Anbieter: Woodbrass.com
Stand: 29.04.2019
Zum Angebot
Spartan Press Music A Renaissance Keyboard Anth...
13,00 €
Reduziert
11,90 € *
zzgl. 4,79 € Versand

Beautifully presented, and thoroughly readable ´modern´ editions of the best of these pre-Baroque masterpieces. Carefully graded.It has often struck me as intriguing that The Fitzwilliam Virginal Book (a collection of keyboard music spanning the period c.1562-1612) occupies a virtually non-existent place in the literature considered viable by pianists.Needless to say, harpsichordists continue to hold the music in the highest esteem, while a number of transcriptions for instruments and ensembles have been made available in more recent times. How can it be that this ancient heritage - which in keyboard music terms might be regarded as the equivalent to the Dead Sea Scrolls - has hitherto seemed a no-go area for pianists? It is as if the first ´proper´keyboard music tumbled miraculously out of some parallel universe around Bach´s time, i.e. the first half of the 18th century. While our modern piano is perhaps as different from a virginal as a washing machine is from a mangle, there are in fact a good many facets of virginal music which read across perfectly well to today´s instruments. For this to be possible we need to take the time to lookbeyond peculiarities in translation, which to a significant extent comes down to issues resulting from burgeoning notational practices. It also becomes necessary to re-imagine the music in light of what is possible, as well as what is desirable. Problems with accessing the sound-world of pre-Baroque keyboard music can be overcome quite easily, just as it is possible to become better in resonance withavant garde musical styles, given appropriate immersion. Since the writing of the performance notes to The Fitzwilliam Virginal Book more than a century ago (by J.A. Fuller Maitland and W. Barclay Squire), the momentum generated by the Early Music Revival has brought about immeasurable insights into the intentions of Renaissance and Baroque composers. Performances on periodinstruments continue to reacquaint us with a bygone age and stimulate a healthy fascination for the practices that were once fundamental to the craft. On balance however, the potential for a major, rejuvenated interest in the earliest keyboard music perhaps lies in its absorption into the broader piano repertory, and to this end there is an outstanding need to put pianists in touch with the highlynuanced spirit of the pre-Baroque masters.Anon. Alman Can Shee Coranto Dalling Alman Martin Sayd to his Man Muscadin The King´s Morisco Why Aske YouBull A Gigge ´Doctor Bull´s my Selfe´Byrd Coranto Sr. Jhon Grayes GalliardFarnaby Fayne would I WeddFarnaby The New Sa-Hoo The Old SpagnolettaJohnson AlmanPhilips GalliardoTisdale Pavana ´Clement Cotto´

Anbieter: Woodbrass.com
Stand: 29.04.2019
Zum Angebot
Spartan Press Music A Renaissance Keyboard Anth...
12,55 €
Sale
11,90 € *
zzgl. 4,79 € Versand

The A Renaissance Anthology seriesBeautifully presented, and thoroughly readable ´modern´ editions of the best of these pre-Baroque masterpieces. Carefully graded.It has often struck me as intriguing that The Fitzwilliam Virginal Book (a collection of keyboard music spanning the period c.1562-1612) occupies a virtually non-existent place in the literature considered viable by pianists.Needless to say, harpsichordists continue to hold the music in the highest esteem, while a number of transcriptions for instruments and ensembles have been made available in more recent times. How can it be that this ancient heritage - which in keyboard music terms might be regarded as the equivalent to the Dead Sea Scrolls - has hitherto seemed a no-go area for pianists? It is as if the first ´proper´keyboard music tumbled miraculously out of some parallel universe around Bach´s time, i.e. the first half of the 18th century. While our modern piano is perhaps as different from a virginal as a washing machine is from a mangle, there are in fact a good many facets of virginal music which read across perfectly well to today´s instruments. For this to be possible we need to take the time to lookbeyond peculiarities in translation, which to a significant extent comes down to issues resulting from burgeoning notational practices. It also becomes necessary to re-imagine the music in light of what is possible, as well as what is desirable. Problems with accessing the sound-world of pre-Baroque keyboard music can be overcome quite easily, just as it is possible to become better in resonance withavant garde musical styles, given appropriate immersion. Since the writing of the performance notes to The Fitzwilliam Virginal Book more than a century ago (by J.A. Fuller Maitland and W. Barclay Squire), the momentum generated by the Early Music Revival has brought about immeasurable insights into the intentions of Renaissance and Baroque composers. Performances on periodinstruments continue to reacquaint us with a bygone age and stimulate a healthy fascination for the practices that were once fundamental to the craft. On balance however, the potential for a major, rejuvenated interest in the earliest keyboard music perhaps lies in its absorption into the broader piano repertory, and to this end there is an outstanding need to put pianists in touch with the highlynuanced spirit of the pre-Baroque masters.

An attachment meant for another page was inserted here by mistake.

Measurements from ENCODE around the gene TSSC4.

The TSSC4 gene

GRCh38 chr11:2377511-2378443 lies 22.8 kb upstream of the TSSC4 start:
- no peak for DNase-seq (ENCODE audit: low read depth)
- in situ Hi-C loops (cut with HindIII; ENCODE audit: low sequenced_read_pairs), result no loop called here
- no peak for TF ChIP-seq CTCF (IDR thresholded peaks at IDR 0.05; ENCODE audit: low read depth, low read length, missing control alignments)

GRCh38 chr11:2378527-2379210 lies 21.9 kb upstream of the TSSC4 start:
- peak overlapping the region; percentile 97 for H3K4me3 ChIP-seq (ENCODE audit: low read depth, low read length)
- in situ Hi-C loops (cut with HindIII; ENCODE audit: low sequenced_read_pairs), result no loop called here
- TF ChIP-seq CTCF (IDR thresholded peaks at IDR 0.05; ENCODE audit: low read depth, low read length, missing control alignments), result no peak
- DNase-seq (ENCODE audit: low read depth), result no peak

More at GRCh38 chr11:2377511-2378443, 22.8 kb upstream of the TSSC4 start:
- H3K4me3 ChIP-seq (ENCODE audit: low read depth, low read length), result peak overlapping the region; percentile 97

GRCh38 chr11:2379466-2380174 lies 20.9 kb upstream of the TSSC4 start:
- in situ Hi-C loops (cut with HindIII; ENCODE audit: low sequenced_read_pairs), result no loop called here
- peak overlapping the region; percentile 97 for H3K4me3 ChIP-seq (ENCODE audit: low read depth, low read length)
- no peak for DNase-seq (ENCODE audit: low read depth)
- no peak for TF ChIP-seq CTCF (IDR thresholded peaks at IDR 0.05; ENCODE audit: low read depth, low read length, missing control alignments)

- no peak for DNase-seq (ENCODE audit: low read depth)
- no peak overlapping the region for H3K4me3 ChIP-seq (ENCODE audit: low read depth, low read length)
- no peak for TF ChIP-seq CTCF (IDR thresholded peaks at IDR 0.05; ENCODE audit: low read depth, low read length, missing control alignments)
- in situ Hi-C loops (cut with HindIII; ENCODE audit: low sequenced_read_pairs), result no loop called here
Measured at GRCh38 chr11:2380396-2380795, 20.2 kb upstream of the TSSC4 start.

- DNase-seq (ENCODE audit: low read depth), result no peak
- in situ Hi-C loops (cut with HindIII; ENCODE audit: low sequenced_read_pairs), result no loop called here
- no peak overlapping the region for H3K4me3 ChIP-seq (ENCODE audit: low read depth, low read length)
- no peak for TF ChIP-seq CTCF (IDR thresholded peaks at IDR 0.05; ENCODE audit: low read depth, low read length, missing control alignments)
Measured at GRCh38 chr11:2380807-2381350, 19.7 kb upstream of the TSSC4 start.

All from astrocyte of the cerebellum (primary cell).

Anbieter: Woodbrass.com
Stand: 29.04.2019
Zum Angebot